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Parents sue Boy Scouts for unfair decision

USAToday.com

USAToday.com

Kelly Dwyer, Staff Writer

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Logan Blythe, a fifteen year old with Down Syndrome, excelled at earning his badges his local Boys Scouts troop in Utah. That is until the national organization found out about the modifications that led him to beginning his bid to be an Eagle Scout.

The local troop’s scout leaders originally allowed Blythe to earn his badges to the best of his abilities.

On November 9th, Scout officials told him his Eagle Scout project that required making kits for newborn babies in hospitals was approved. He was so happy and smiled widely for a photo in his green Boy Scout sash according to The Washington Post.

Blythe has the cognitive abilities of a 4 year old. He can’t write as well as hold a conversation, his father, Chad Blythe, told The Washington Post. Despite this after he worked years for his merit badges, he was one step closer to becoming an Eagle Scout.

“We were all overjoyed,” Logan’s father said. “We are all happy that this was happening, not only for Logan but for his troop and for the boy scouts.”

The day after the good news, Logan’s father received an email from one of the same Scout officials which stated, “I have been asked to suspend Logan’s Eagle Project approval, please do not do anymore work on his project.”

“The young man must do the requirements as written, including leadership responsibilities… He also must be able to plan, develop and carry out his Eagle Project.”

“I sincerely apologize and regret any false hope we have given.”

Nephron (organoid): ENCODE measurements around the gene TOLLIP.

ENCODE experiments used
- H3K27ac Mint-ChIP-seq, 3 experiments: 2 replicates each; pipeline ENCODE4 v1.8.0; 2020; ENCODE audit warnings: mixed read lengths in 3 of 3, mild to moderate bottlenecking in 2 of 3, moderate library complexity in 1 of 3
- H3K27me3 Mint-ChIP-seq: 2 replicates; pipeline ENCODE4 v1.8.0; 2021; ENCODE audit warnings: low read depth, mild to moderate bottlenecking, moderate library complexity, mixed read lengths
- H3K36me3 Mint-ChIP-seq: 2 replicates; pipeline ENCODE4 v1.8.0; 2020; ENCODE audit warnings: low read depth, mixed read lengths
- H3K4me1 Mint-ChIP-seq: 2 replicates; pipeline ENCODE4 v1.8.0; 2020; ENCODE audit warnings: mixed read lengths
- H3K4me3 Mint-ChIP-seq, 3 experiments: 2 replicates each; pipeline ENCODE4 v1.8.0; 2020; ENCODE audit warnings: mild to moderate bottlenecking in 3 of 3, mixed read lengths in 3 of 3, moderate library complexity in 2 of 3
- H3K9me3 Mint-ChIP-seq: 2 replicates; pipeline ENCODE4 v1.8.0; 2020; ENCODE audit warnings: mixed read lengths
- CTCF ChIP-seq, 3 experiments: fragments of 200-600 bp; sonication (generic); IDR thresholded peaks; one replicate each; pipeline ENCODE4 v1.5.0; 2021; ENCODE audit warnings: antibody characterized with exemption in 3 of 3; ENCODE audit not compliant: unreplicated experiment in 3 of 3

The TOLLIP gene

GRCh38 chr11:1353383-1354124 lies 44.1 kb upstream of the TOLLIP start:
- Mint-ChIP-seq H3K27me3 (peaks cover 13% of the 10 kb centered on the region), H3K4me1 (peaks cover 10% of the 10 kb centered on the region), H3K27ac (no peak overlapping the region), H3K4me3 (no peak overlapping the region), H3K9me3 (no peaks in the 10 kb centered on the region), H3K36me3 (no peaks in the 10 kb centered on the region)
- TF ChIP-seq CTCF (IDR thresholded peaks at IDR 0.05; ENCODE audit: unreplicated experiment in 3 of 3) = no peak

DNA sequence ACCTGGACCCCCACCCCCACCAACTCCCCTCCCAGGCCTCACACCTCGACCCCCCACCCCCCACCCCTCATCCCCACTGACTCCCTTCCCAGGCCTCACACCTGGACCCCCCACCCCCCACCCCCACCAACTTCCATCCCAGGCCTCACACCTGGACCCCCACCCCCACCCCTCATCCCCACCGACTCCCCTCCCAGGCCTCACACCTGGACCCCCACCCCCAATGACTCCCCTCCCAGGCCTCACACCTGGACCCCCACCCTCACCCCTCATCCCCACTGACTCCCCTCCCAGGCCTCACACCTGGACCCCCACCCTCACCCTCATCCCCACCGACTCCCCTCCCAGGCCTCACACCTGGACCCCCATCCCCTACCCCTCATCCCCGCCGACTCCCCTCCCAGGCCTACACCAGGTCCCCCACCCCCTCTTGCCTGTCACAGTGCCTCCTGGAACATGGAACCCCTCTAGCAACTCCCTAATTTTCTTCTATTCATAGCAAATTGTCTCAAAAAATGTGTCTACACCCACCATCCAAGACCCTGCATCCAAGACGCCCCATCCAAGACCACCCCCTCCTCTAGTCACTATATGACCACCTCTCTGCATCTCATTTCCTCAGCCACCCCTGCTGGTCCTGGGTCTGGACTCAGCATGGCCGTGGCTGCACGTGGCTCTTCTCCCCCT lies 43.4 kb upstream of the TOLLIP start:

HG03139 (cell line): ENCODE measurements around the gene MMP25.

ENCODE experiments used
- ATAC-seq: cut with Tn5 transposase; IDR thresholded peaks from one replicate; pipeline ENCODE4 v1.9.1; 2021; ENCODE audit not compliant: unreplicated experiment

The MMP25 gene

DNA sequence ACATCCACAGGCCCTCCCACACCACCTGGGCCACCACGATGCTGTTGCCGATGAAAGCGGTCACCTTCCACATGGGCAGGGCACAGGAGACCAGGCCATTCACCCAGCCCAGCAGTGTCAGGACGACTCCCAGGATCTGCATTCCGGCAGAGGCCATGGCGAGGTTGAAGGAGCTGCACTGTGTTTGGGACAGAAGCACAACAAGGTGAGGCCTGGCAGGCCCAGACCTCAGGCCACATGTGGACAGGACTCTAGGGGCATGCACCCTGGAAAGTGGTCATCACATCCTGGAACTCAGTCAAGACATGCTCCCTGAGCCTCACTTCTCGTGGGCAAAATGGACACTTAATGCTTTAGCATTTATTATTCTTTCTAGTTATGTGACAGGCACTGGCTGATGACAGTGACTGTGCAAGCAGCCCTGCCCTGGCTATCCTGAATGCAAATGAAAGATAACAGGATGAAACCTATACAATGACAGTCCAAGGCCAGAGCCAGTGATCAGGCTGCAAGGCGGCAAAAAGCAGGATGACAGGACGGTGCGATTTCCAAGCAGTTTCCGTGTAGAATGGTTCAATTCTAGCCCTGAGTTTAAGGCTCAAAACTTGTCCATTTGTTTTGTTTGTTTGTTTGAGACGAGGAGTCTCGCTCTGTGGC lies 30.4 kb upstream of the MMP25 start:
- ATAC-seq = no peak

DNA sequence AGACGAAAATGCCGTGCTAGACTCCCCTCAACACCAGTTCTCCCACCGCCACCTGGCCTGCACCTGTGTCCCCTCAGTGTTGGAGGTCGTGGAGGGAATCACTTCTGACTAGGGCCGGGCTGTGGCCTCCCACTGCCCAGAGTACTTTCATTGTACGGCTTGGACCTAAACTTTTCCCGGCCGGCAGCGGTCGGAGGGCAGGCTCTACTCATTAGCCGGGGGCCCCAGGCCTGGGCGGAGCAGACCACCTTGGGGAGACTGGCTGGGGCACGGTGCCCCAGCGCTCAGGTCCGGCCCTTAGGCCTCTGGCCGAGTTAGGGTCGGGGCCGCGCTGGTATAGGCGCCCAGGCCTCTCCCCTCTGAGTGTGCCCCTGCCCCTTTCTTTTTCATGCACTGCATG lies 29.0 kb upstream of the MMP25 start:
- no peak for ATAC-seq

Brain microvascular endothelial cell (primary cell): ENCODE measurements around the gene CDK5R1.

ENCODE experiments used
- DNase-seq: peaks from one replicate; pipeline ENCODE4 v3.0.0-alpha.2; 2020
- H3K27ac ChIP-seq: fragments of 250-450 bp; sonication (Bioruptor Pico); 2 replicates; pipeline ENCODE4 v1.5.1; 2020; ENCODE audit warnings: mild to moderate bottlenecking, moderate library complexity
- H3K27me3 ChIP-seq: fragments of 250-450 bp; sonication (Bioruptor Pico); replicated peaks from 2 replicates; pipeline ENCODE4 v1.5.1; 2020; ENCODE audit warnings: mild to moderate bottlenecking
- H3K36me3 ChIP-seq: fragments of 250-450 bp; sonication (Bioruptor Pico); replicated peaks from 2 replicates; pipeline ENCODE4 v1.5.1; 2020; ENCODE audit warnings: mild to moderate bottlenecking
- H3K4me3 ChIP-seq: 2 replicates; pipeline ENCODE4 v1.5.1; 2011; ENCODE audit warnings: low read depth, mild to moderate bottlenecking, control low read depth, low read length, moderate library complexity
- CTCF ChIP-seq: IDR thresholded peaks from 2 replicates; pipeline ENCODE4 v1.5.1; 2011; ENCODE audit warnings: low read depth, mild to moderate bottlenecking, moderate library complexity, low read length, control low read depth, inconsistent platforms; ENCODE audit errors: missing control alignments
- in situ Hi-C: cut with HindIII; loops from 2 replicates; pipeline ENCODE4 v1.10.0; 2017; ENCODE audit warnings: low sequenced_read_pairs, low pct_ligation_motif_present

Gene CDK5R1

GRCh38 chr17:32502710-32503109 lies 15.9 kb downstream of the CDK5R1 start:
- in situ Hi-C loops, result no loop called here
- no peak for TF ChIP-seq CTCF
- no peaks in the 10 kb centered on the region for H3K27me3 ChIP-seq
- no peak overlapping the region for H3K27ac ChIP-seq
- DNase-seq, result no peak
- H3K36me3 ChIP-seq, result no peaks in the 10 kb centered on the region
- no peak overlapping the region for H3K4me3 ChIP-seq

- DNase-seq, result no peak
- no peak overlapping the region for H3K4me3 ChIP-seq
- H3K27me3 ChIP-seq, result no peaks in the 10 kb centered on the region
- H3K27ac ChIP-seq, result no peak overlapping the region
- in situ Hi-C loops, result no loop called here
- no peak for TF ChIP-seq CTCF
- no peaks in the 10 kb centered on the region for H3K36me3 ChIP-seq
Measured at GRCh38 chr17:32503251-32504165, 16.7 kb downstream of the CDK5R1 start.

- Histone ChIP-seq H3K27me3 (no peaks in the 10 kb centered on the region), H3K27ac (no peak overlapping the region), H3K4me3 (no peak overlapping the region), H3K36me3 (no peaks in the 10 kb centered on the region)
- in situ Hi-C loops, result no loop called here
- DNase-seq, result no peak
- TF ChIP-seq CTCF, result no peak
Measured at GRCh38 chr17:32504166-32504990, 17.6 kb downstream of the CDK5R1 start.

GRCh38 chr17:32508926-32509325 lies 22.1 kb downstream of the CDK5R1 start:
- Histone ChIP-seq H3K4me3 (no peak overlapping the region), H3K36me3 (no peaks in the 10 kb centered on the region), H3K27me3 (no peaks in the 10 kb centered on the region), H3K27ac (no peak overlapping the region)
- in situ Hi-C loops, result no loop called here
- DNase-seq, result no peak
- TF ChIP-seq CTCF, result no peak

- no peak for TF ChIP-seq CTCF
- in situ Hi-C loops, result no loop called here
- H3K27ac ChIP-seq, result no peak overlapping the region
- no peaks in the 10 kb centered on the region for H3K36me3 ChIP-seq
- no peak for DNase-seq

This made Logan ineligible to become an Eagle Scout even after all of his work and progress.

His parents have filed a lawsuit against the Boys Scouts.

The local Scout officials’ approval and subsequent suspension of Logan’s project, the lawsuit says, “was outrageous and reckless and caused Logan and the Blythes significant mental and emotional distress.”

However on Wednesday the family attorney, Ted McBride they’ll be closing the lawsuit.

”We are pleased that the Boy Scouts of America responded to us regarding the opportunity for Logan to continue advancing/growing in Scouting. We met with the National Commissioner, who expressed his desire to see Logan succeed and who offered us resources that are available to help Logan earn the Eagle Scout award in a way that is possible for him. During our conversations, we were relieved to find out that Logan’s merit badges are still recognized and that the organization will take steps to make sure that this type of misunderstanding does not happen again.”

Mcbride told The Tribune on Wednesday that he was happy with how the case concluded, saying it accomplished his two goals: getting Logan back into Boy Scouts, accommodated by the scouts, and clarified national policies to help other similarly able scouts.

But as of right now Logan doesn’t want to return back to the Boy Scouts probably until the end of the Special Olympics.   

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Parents sue Boy Scouts for unfair decision